Ship sensors almost immediately began to flash, but the true warning came to them through the Force. Bell’s senses heightened; his muscles tensed. Readiness galvanized him on every level.

Here it comes, he thought as he looked out the cockpit. The dark, swirling nebula gases became translucent as the Longbeam rose, re­vealing the underbelly of the Nihil ship. Bell imagined the warning alarms on that ship’s bridge, the frantic rush of activity as they pre­pared to fight — for by this point, surely, the Nihil had realized that the Jedi had come to fight.

But the Jedi had been ready from the instant they left Starlight Beacon, and their moment had finally come.

For Master Loden, Bell thought, and that no one else may ever suffer at the Nihil’s hands as he suffered.

The initial boarding attack had been designed for precisely this mo­ment: The mother ship of the Jedi group seized the Nihil craft in its tractor beam, holding it fast, as the Longbeam on which Bell and his compatriots stood angled itself to attach to one air lock and block sev­eral others. Docking — rough, uneven, forced — shook the entire vessel, but the team remained steady and alert, recognizing as one the mo­ment when the vibration signaled their penetration of the hull.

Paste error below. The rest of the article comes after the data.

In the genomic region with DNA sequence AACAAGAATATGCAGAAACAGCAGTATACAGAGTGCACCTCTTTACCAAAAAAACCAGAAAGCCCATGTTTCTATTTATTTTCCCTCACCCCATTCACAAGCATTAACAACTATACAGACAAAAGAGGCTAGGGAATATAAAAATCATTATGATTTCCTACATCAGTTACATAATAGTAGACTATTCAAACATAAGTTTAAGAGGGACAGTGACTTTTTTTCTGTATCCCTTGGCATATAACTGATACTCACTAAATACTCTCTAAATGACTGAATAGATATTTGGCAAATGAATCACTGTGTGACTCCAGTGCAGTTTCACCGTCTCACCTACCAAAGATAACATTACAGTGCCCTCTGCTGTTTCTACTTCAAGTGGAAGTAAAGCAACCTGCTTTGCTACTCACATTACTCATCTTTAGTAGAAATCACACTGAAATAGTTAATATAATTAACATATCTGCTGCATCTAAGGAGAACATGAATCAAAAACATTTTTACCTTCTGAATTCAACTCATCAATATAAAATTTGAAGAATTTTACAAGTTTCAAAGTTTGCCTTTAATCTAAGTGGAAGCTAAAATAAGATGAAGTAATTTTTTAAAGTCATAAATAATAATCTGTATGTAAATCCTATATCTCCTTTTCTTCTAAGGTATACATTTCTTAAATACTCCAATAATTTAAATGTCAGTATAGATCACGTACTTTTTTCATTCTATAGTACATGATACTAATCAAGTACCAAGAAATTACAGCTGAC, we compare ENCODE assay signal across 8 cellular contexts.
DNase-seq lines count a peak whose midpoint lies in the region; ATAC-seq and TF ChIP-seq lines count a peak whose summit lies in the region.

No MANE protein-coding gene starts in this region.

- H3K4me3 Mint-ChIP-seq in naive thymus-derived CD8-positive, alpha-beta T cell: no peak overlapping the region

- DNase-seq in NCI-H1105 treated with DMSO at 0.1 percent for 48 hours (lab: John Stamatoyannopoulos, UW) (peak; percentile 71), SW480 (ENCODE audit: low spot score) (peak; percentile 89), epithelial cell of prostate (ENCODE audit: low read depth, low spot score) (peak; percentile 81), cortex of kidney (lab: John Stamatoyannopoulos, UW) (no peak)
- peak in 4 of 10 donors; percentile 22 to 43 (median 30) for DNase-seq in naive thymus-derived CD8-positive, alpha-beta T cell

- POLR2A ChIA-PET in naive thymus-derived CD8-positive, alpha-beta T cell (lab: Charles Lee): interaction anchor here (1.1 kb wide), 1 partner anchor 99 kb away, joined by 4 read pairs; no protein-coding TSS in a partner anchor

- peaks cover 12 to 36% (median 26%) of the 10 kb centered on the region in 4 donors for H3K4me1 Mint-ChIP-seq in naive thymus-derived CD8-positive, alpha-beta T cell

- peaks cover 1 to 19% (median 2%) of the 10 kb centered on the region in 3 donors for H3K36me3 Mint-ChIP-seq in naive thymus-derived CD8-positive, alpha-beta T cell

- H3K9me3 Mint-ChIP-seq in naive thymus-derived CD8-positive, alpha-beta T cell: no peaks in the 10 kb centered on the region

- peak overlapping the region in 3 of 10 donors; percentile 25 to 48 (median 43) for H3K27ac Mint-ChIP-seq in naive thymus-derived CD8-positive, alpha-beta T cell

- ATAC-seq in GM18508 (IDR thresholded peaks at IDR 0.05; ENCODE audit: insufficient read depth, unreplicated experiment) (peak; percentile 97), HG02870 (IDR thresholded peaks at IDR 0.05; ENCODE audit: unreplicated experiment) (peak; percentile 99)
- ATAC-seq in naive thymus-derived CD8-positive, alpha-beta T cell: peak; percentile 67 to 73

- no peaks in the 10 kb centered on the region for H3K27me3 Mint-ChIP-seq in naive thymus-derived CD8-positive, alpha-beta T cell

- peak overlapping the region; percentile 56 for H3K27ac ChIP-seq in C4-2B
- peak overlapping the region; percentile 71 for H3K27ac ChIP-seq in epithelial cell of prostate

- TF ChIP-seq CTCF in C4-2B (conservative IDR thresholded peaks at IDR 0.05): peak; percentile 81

“For light and life!” Master Assek cried as they dashed into the Nihil ship.

Bell had rarely felt the Force with him so powerfully as he did at the moment he rushed forward into a blazing array of blasterfire, slashing through the air that surrounded him so closely he could feel the heat. The scent of ozone filled Bell’s breath. Yet his lightsaber blade deflected every blaster bolt so smoothly that it seemed to be moving itself, aim­ing without any conscious work from Bell other than fierce concentra­tion. All around him, he saw a sea of faceless, soulless masks — Nihil shooting, scattering, scrambling — and, advancing upon them, the Jedi swift and sure.